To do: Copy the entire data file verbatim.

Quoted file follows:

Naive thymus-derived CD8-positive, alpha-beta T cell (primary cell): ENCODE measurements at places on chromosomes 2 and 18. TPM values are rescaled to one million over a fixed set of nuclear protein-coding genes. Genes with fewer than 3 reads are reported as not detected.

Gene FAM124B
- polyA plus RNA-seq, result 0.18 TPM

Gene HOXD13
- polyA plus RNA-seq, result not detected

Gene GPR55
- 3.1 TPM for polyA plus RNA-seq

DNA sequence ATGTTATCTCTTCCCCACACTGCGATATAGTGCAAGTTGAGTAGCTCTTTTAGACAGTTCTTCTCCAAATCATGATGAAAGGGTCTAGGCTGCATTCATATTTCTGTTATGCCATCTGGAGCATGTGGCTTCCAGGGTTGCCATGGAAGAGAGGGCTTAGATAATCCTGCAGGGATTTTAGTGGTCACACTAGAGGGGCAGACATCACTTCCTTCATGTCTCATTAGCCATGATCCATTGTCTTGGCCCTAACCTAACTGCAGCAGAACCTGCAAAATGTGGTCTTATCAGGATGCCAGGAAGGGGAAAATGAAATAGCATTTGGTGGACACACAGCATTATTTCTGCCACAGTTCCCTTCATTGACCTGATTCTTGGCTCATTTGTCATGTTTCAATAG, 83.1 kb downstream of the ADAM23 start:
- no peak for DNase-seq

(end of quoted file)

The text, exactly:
Naive thymus-derived CD8-positive, alpha-beta T cell (primary cell): ENCODE measurements at places on chromosomes 2 and 18. TPM values are rescaled to one million over a fixed set of nuclear protein-coding genes. Genes with fewer than 3 reads are reported as not detected.

Gene FAM124B
- polyA plus RNA-seq, result 0.18 TPM

Gene HOXD13
- polyA plus RNA-seq, result not detected

Gene GPR55
- 3.1 TPM for polyA plus RNA-seq

DNA sequence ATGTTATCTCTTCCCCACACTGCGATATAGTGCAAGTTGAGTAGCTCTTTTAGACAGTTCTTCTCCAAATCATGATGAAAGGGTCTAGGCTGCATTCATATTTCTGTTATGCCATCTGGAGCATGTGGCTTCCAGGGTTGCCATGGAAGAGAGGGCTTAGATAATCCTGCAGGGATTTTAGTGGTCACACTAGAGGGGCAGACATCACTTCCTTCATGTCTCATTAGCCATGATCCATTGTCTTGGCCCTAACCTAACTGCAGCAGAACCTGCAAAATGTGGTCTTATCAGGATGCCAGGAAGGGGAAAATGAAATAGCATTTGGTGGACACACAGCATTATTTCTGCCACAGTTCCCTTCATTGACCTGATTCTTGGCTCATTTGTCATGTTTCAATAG, 83.1 kb downstream of the ADAM23 start:
- no peak for DNase-seq